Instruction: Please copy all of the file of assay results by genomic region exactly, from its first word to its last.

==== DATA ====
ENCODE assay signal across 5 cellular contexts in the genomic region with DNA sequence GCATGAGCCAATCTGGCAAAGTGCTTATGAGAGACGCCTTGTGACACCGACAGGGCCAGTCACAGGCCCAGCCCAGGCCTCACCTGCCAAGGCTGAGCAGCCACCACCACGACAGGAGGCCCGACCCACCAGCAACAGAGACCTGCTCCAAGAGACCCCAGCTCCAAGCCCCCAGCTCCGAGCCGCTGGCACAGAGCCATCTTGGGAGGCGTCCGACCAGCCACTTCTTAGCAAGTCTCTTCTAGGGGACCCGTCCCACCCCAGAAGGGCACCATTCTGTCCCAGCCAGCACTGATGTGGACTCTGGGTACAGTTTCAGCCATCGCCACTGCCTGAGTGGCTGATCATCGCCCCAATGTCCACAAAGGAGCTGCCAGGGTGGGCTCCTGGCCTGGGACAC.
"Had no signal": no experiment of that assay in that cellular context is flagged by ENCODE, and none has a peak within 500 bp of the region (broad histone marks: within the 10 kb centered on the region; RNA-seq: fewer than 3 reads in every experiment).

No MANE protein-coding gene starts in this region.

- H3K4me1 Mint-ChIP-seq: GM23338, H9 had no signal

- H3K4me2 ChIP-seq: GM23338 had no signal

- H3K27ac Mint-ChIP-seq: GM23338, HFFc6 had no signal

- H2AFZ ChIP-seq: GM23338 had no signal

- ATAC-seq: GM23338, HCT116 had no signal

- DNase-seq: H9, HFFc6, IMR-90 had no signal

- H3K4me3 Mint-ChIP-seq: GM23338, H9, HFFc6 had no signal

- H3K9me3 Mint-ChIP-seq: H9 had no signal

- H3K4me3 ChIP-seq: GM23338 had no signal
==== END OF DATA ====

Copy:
ENCODE assay signal across 5 cellular contexts in the genomic region with DNA sequence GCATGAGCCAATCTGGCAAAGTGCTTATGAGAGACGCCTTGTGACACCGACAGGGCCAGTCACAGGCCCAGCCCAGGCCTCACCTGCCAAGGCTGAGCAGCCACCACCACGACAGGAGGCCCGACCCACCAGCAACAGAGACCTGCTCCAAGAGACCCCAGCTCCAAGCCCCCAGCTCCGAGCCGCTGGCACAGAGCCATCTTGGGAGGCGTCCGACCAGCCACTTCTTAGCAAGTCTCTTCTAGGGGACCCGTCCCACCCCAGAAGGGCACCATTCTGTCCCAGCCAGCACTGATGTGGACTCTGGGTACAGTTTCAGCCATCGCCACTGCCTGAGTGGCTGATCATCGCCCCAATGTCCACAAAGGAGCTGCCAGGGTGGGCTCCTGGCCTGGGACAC.
"Had no signal": no experiment of that assay in that cellular context is flagged by ENCODE, and none has a peak within 500 bp of the region (broad histone marks: within the 10 kb centered on the region; RNA-seq: fewer than 3 reads in every experiment).

No MANE protein-coding gene starts in this region.

- H3K4me1 Mint-ChIP-seq: GM23338, H9 had no signal

- H3K4me2 ChIP-seq: GM23338 had no signal

- H3K27ac Mint-ChIP-seq: GM23338, HFFc6 had no signal

- H2AFZ ChIP-seq: GM23338 had no signal

- ATAC-seq: GM23338, HCT116 had no signal

- DNase-seq: H9, HFFc6, IMR-90 had no signal

- H3K4me3 Mint-ChIP-seq: GM23338, H9, HFFc6 had no signal

- H3K9me3 Mint-ChIP-seq: H9 had no signal

- H3K4me3 ChIP-seq: GM23338 had no signal